On July 21, 2000,
privileged to interview former
Major League Executive and
Baseball Dynasties co-author
Almost every young baseball fan dreams of someday becoming a Major League player. For most, this fantasy will never become a reality. However, at the time which this specific realization surfaces to the forefront of their consciousness, just before that "big leaguer" hope subsides entirely, their vision often evolves into a new flight of fancy. For many, this new-fashioned preoccupation is to become either (1) a front office executive for a Major League team, or (2) part of an influential baseball related enterprise (such as ESPN), or (3) an author of a landmark baseball reference work. That said, for the moment, stop here, and do not yield to the notion that this latter set of wishes is also a nearly unattainable pipe dream path as well, - and meet Eddie Epstein.
Currently a Senior Sports Analyst with PricewaterhouseCoopers in Dallas, a "regular" on ESPN Radio (doing a weekly segment with Bob Valvano) and also serving as an occasional ESPN.com contributor, Mr. Epstein previously spent more than a decade as an executive for the Baltimore Orioles' and San Diego Padres' organizations. Eddie Epstein has also authored the initial edition of "STATS Inc. Minor League Scouting Notebook" (in 1995) as well as co-authoring (along with Rob Neyer) the recently released (and much celebrated) "Baseball Dynasties" (while also formerly being published in Bill James "The Baseball Book" and "The Baseball Abstract," Sports Illustrated, USA Today Baseball Weekly and The Sporting News).
Sufficed to say, Eddie Epstein knows a thing or two about baseball (while also serving as an inspiration for other baseball fans to strive and work towards fulfilling their dreams). NetShrine recommends his "Baseball Dynasties" as a must read for all who enjoy baseball. Any baseball library would be incomplete without it. So, what are you waiting for? Get "Baseball Dynasties" today. Oh, but first, check out our interview............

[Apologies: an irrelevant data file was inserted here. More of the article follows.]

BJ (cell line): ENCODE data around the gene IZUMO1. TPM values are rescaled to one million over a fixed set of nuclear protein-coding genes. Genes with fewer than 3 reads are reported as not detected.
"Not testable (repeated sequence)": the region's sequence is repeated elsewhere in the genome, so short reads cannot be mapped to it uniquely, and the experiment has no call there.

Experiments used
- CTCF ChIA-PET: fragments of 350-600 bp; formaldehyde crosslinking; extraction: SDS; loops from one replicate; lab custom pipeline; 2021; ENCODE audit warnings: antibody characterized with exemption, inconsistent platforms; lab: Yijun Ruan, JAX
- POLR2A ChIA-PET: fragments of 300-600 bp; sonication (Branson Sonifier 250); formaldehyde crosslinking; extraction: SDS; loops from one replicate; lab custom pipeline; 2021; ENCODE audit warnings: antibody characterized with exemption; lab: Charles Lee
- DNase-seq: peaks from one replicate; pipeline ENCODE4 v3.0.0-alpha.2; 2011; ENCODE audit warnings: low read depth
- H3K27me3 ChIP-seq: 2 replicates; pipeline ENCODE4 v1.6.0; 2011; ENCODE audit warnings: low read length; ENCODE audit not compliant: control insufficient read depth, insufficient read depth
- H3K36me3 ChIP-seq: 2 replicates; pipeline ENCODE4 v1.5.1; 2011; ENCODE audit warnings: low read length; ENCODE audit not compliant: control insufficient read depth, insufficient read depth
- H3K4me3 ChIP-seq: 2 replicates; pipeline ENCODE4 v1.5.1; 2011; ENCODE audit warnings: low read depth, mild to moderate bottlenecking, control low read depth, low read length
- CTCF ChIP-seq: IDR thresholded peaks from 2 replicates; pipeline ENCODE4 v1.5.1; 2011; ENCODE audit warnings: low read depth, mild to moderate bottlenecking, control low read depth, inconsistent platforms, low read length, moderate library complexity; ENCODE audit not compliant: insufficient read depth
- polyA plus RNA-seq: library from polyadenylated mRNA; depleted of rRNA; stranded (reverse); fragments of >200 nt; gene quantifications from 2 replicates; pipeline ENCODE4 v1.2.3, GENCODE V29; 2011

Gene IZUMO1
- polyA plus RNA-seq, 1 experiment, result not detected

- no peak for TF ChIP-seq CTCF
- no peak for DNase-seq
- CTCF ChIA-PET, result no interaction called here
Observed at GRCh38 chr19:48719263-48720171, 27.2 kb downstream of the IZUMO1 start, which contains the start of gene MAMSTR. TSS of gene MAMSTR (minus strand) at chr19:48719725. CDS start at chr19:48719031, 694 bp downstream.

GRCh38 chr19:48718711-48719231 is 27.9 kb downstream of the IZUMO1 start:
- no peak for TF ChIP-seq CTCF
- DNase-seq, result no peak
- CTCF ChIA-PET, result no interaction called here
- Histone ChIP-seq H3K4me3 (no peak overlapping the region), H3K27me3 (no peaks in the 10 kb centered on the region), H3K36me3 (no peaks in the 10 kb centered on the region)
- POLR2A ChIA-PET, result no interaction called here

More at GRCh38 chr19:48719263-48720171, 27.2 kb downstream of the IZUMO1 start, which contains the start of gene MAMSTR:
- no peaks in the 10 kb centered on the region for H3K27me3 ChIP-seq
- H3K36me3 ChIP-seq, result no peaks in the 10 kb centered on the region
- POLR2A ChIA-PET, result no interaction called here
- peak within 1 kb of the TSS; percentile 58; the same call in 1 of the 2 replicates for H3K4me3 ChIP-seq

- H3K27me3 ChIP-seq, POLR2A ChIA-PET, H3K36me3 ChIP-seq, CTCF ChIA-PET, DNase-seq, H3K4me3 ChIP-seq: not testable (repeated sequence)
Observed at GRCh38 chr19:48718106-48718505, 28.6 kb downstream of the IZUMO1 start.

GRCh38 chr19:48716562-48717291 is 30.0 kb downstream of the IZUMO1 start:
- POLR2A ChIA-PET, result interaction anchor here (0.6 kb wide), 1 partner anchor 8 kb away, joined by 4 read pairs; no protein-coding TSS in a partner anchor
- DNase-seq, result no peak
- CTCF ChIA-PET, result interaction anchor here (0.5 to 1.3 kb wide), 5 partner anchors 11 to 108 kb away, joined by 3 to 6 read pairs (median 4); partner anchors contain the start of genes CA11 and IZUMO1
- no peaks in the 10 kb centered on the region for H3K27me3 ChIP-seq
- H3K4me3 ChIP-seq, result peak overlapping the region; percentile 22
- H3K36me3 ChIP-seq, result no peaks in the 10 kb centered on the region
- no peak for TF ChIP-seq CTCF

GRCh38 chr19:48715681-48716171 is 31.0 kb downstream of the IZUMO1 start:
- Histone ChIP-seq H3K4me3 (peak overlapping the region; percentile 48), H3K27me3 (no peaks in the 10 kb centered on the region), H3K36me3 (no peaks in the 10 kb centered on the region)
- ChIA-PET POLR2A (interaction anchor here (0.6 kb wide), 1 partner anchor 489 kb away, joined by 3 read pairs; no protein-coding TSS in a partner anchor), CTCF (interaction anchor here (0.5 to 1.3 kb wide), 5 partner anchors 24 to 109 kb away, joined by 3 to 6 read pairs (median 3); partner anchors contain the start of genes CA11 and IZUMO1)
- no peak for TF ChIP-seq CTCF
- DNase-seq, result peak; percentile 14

Having worked as the Director of Baseball Research and
Statistics for the Orioles and the Director of Baseball Operations for the Padres, did you
notice any difference between East Coast and West Coast baseball?
Eddie Epstein: No difference. I suspect any differences in organizations are far more a function of ownership and upper management than of geography.
Which baseball movie do you enjoy best?
Eddie Epstein: Field of Dreams.
You once wrote that baseball executives often judge front
office candidates by their baseball "pedigree" (meaning experience, playing
career, or family name). To what extent is this still true and will it ever cease?
Eddie Epstein: It is still true and it will always be true.
Who's been your most influential mentor?
Eddie Epstein: Bill James' work has been my biggest influence.
In co-authoring "Baseball Dynasties," what one
piece of information did you discover that you never knew before and were amazed or amused
Eddie Epstein: In general, I really did not understand just how good the 1936-1939 Yankees were. Their domination of baseball became more impressive the more I studied it.
FILL IN THE BLANK: "I'll never forget where I was when
Eddie Epstein: This is actually a football memory. I was at the Colts complex the night they were taken out of town. I have never forgotten that night and that is a big reason why I have four Ravens' season tickets even though I have not lived in Baltimore since the team relocated there.